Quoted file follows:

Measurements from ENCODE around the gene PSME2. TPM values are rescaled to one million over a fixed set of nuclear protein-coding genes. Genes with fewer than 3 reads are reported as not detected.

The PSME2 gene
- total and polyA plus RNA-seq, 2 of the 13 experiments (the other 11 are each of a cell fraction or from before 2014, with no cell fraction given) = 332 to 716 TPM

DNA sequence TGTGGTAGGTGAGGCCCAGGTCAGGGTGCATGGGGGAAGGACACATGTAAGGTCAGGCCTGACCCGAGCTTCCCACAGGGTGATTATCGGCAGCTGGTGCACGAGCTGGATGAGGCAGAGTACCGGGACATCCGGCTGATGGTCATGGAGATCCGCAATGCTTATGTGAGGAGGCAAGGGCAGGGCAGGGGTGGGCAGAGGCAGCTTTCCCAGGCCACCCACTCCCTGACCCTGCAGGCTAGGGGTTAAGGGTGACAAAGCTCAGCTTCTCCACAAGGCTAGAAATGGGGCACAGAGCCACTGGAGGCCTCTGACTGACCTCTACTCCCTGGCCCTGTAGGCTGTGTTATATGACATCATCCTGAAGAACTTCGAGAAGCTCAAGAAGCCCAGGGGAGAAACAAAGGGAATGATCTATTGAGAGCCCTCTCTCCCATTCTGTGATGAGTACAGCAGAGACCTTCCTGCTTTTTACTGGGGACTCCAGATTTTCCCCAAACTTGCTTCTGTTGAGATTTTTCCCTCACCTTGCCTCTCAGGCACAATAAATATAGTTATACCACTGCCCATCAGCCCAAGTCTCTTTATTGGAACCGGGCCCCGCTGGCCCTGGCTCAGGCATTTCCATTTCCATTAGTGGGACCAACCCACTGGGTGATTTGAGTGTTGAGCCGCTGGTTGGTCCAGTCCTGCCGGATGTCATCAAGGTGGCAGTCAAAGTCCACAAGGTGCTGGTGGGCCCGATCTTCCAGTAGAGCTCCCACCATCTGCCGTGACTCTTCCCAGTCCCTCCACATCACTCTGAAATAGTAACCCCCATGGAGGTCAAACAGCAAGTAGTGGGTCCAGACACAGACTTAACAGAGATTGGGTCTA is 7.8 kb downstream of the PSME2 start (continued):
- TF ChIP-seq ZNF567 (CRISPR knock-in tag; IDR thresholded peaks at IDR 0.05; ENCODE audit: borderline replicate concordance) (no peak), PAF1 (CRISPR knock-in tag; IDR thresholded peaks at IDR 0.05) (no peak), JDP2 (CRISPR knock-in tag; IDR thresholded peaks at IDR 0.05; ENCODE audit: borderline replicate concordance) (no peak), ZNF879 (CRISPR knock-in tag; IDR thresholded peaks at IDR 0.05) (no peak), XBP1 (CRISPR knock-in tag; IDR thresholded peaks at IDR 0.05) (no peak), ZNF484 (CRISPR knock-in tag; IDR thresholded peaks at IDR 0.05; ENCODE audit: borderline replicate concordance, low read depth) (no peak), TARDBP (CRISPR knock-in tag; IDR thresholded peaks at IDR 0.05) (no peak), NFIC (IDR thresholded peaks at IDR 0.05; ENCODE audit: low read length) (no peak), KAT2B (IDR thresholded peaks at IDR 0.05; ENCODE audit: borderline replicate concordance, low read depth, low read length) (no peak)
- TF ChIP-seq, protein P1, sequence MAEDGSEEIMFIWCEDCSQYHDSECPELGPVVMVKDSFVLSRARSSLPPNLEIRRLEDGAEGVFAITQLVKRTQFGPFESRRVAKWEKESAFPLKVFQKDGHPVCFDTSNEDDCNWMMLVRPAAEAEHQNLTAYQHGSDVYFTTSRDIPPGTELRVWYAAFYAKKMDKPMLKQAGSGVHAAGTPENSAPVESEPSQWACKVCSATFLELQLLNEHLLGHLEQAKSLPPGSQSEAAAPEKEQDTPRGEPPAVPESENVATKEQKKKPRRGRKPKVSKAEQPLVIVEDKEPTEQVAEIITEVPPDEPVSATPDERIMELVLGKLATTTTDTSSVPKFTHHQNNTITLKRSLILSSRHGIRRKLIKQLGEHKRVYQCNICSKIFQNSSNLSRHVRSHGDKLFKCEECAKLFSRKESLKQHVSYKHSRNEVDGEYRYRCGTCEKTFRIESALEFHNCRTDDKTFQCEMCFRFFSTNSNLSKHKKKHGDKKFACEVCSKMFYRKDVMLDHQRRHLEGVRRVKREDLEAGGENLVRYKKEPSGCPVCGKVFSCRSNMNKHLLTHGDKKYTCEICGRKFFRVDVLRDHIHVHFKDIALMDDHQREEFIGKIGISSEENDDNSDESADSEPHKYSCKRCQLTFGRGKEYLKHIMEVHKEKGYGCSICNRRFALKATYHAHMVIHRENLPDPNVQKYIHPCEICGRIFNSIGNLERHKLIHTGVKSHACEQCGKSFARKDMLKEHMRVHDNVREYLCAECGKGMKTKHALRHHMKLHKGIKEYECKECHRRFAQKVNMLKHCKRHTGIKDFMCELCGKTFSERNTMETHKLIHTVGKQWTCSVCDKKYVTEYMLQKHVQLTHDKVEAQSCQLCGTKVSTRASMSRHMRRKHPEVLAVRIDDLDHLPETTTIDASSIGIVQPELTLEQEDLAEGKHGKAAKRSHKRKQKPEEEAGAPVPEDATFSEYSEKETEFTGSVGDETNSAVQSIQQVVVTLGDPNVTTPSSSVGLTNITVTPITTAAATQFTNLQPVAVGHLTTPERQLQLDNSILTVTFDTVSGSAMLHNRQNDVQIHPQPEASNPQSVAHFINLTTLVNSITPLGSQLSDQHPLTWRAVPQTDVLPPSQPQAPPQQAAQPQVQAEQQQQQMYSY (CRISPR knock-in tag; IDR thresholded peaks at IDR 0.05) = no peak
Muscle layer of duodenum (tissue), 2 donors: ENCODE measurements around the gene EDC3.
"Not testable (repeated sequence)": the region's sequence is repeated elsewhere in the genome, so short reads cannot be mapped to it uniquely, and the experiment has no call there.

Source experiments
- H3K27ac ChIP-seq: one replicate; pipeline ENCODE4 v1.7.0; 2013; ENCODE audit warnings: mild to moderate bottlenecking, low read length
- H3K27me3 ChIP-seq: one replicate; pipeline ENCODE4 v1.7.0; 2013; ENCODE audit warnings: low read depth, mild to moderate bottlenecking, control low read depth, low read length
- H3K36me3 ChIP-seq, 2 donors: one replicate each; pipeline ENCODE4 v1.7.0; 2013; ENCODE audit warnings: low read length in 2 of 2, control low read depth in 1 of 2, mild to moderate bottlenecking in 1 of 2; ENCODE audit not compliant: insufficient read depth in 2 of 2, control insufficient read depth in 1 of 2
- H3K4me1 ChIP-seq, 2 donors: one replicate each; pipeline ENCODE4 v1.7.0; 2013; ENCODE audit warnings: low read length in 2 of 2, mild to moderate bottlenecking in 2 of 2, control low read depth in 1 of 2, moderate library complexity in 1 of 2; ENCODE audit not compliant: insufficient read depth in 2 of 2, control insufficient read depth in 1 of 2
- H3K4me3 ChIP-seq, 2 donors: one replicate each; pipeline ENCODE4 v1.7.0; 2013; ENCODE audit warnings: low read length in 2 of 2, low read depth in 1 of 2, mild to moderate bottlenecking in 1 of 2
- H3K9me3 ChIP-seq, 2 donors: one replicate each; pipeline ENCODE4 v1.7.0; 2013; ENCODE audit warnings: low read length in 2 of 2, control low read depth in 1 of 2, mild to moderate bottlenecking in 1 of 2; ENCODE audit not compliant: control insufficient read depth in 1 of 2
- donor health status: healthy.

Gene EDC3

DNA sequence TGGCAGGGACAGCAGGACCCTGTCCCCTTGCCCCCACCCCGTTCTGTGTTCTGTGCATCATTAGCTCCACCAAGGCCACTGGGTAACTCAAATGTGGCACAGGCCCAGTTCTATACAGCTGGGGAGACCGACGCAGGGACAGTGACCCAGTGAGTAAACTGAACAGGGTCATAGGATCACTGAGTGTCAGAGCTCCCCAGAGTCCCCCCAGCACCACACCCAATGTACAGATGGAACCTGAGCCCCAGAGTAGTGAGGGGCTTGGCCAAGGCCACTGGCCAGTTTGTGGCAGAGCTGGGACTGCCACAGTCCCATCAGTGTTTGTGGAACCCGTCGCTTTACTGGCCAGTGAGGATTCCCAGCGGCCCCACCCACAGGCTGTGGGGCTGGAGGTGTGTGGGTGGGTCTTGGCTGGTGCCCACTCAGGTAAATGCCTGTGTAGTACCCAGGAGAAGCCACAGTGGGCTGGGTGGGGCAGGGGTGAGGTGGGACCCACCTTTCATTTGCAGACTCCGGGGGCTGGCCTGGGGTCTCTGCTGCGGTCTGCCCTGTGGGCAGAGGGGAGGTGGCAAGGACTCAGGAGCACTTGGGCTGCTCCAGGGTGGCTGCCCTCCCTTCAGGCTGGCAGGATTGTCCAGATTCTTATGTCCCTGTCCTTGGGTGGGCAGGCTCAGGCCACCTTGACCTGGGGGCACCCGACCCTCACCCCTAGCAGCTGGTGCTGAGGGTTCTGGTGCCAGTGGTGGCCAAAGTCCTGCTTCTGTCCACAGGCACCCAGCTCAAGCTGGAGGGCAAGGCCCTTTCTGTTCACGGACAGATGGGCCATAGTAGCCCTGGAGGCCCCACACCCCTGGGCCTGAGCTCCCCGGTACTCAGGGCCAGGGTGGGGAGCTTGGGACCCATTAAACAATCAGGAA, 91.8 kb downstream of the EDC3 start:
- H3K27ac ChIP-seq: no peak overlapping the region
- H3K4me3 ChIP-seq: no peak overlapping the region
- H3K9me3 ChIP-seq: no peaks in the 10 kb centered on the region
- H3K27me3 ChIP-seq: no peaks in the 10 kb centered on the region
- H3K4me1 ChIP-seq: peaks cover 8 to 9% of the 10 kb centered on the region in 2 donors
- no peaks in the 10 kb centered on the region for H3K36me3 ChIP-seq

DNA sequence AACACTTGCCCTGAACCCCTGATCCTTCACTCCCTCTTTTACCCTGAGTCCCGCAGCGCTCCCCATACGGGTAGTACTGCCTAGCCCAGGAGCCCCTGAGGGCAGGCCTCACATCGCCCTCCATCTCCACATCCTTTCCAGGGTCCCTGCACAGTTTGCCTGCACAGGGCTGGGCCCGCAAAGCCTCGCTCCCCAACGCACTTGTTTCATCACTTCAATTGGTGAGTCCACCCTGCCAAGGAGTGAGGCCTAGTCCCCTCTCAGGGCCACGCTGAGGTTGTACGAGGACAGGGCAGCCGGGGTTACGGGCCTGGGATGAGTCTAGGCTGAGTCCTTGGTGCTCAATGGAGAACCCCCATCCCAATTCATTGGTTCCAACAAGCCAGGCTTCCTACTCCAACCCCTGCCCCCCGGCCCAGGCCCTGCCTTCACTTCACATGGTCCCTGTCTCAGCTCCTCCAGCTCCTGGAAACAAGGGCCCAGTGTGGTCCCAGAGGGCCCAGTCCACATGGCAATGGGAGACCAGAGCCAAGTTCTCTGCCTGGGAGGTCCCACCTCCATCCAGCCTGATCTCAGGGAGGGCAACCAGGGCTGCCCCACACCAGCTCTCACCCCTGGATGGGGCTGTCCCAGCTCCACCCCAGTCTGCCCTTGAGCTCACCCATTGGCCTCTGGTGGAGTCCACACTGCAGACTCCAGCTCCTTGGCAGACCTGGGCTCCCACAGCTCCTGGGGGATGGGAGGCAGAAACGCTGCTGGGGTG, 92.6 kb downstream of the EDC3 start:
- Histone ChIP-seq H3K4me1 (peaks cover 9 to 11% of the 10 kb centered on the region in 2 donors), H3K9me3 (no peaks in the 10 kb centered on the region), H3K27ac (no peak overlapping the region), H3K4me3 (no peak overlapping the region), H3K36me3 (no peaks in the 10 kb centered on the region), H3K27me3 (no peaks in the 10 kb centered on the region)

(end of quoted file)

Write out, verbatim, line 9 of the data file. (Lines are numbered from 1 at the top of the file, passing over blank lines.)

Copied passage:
Source experiments